Milestone Ho!

We're currently in the interregnum between milestones.  Rather than rushing in to the next milestone the day after we exit the current one -- which means you must steal time and energy from this milestone to focus on the next one, and/or enter the next one without really knowing what its goals are and how you'll be meeting them -- we stay on target through the end of the milestone and then spend a month focusing on nothing but the specifications for whatever we're doing in the next milestone.  No coding, although there is lots of discussion about how exactly those features should be designed, and lots of prototyping isn't unusual.  No testing, although there is lots of discussion about how we will test those features.  And of course lots and lots and lots of discussions about what exactly the features are and how they should work, of which the aforementioned discussions about design and coding and testing are an integral part.

That's the theory, anyway.  Reality is a little more messy.  Spec reviews started several weeks before the milestone ended.  Dev has been doing nothing but fixing bugs for the last several weeks and is champing at the bit to start "real" coding again.  (Yes, I know that if they just wrote better code to start with that pain would go away, but developers are masochistic it seems.)  They always have infrastructure work to do -- which is to say coding that doesn't require a feature team but must nevertheless be tested -- and of course parts of their prototypes often find their way into the production code.  Test still has a bunch of not-quite-important-enough-to-hold-up-the-milestone-for testing to do in addition to whatever testing is needed by the infrastructure work, plus we have our own infrastructure work to do as well.  PM and Test are behind the curve, Dev is making somewhat of an effort to not jump the gun but partially failing, and at times it seems like we are no better off than teams that don't even pretend to separate milestones.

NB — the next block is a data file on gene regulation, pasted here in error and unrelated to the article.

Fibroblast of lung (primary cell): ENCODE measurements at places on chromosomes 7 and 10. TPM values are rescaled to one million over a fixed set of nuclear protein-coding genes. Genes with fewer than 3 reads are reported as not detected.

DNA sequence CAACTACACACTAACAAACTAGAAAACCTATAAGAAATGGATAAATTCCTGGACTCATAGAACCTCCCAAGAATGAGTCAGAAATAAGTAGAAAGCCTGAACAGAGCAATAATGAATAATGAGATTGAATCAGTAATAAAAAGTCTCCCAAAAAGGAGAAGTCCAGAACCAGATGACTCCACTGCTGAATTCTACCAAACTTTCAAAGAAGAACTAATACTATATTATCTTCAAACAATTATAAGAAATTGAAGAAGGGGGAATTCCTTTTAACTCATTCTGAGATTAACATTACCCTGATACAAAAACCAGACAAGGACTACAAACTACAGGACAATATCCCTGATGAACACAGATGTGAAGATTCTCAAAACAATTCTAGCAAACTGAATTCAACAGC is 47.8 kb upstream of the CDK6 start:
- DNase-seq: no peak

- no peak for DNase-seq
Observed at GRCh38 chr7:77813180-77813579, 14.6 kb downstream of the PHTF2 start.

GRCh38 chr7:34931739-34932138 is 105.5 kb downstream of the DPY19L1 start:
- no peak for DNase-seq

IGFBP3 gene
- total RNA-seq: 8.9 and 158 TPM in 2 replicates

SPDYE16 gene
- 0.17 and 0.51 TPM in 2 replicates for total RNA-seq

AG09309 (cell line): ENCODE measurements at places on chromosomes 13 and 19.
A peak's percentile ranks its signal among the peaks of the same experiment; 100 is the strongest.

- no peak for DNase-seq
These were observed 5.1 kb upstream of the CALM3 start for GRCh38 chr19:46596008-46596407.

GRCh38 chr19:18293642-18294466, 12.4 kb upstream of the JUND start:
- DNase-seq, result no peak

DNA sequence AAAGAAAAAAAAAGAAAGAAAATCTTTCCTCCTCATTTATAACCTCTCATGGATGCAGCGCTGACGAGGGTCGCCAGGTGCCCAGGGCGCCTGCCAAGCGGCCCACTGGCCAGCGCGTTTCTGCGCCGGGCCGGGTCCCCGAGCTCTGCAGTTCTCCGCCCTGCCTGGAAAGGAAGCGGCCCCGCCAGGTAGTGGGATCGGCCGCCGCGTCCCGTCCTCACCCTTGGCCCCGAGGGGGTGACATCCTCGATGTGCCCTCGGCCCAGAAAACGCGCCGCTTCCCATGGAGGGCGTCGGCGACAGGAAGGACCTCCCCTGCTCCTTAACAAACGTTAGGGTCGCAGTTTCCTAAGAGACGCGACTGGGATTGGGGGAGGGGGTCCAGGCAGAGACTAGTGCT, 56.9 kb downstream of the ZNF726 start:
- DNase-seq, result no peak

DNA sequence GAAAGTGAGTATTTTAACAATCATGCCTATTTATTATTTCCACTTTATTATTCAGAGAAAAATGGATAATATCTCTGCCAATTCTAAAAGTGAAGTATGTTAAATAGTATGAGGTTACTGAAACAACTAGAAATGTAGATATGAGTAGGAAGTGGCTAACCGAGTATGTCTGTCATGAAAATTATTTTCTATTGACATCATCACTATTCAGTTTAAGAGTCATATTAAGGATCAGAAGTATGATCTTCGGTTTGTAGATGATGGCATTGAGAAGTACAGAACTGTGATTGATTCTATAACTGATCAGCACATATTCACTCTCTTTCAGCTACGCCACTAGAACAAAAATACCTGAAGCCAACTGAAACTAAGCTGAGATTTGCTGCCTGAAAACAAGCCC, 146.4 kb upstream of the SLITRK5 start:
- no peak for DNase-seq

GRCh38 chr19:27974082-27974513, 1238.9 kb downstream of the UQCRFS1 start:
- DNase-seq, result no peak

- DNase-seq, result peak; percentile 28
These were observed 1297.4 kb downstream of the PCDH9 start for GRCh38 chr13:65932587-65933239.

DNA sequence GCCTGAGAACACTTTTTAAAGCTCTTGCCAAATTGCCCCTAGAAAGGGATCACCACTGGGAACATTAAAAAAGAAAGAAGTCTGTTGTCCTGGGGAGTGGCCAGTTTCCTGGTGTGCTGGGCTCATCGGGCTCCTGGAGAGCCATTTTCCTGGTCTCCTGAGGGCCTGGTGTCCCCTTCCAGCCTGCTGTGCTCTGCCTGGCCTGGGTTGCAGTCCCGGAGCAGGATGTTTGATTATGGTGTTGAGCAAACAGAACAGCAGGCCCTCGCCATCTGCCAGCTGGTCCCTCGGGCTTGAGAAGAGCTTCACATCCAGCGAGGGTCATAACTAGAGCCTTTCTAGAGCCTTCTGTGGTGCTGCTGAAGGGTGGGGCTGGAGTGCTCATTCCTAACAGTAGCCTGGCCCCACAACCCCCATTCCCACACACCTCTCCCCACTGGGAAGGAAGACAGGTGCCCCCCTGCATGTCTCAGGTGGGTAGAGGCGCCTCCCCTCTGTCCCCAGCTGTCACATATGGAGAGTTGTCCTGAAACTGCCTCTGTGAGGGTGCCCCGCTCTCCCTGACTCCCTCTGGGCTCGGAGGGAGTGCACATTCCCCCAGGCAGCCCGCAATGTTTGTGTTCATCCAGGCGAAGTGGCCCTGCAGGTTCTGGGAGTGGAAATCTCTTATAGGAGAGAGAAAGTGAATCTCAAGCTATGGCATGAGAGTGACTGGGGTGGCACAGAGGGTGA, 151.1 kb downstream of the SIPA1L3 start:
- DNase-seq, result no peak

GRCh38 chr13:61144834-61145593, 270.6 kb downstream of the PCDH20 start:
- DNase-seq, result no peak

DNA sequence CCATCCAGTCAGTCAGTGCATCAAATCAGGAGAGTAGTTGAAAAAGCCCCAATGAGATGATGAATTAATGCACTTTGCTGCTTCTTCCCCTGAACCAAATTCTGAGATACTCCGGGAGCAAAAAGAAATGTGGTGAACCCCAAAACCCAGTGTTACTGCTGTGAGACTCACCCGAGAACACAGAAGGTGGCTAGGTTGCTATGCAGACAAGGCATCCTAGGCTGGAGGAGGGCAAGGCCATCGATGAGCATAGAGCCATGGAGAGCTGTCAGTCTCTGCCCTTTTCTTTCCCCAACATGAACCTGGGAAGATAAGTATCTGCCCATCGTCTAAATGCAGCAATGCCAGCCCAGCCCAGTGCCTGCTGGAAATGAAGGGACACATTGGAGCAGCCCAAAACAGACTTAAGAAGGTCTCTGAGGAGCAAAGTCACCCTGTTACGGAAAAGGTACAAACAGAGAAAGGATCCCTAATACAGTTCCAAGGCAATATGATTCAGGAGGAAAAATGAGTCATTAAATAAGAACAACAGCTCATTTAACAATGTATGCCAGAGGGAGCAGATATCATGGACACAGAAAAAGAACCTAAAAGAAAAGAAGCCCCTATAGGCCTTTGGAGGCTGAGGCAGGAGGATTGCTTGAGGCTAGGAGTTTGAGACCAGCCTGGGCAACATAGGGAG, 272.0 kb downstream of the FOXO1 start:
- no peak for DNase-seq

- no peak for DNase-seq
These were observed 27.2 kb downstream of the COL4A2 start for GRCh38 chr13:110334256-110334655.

We are better off, though.  My current team is better in this regard than any other team I've been on, and we're actively working to improve.  But it's still frustrating when Dev says in the last week of the milestone, "The specs are good enough for us so we're ready to start coding.  Test isn't going to drag things out very long,  are you?"

Umm, yeah.  That's right.  Test is the one holding everything back.  As if.

Yes I'm a little grumpy, a state I don't enjoy.  My plan for getting ungrumpy has two components.  First, help our feature teams become just that:  not a dev and a tester and a PM in the same room talking about mostly the same thing but rather a team discussing the problem they're trying to solve, how they plan to solve it, and how to tell whether they in fact solved it correctly.  Second, help Dev better understand that Test's job is not to do all the testing they didn't bother to do but rather assist them in doing that testing, and then take those well-tested-in-isolation components and verify they play well together. 

As I said last time, Test is not responsible for ensuring the quality of the product -- that's the whole team's job.  Likewise, Test is not responsible for ensuring the code Dev writes works correctly -- that's each developer's job.  Test's responsibility is to help the feature team build a quality product and to help Dev build well-tested code.  This means ferreting out the holes, inconsistencies, and fuzzy areas of the spec.  This means understanding Dev's design well enough to intelligently discuss ways it's likely to fail and to partner with Dev to brainstorm the best way to test it.  This means looking at all the expected and unexpected ways each feature interacts with each other feature and ensuring that something sensible results.  This means banging on the app mercilessly to root out the many different problems that will cause the app to die, and checking that when it does die it does so in a safe, recoverable fashion that doesn't lose the user's data.  This means understanding our customer and seeing and using and testing the product from their point of view. 

When our feature teams are firing on all cylinders all the time, and when everybody (including my testers!) understand what exactly our job is and what it isn't, I'll be a lot less grumpy.


*** Comments, questions, feedback?  Want a fun job on a great team?  Send two coding samples and an explanation of why you chose them, and of course your resume, to me at michhu at microsoft dot com.  I need a senior tester and my team needs program managers.  Great coding skills required for all positions. 

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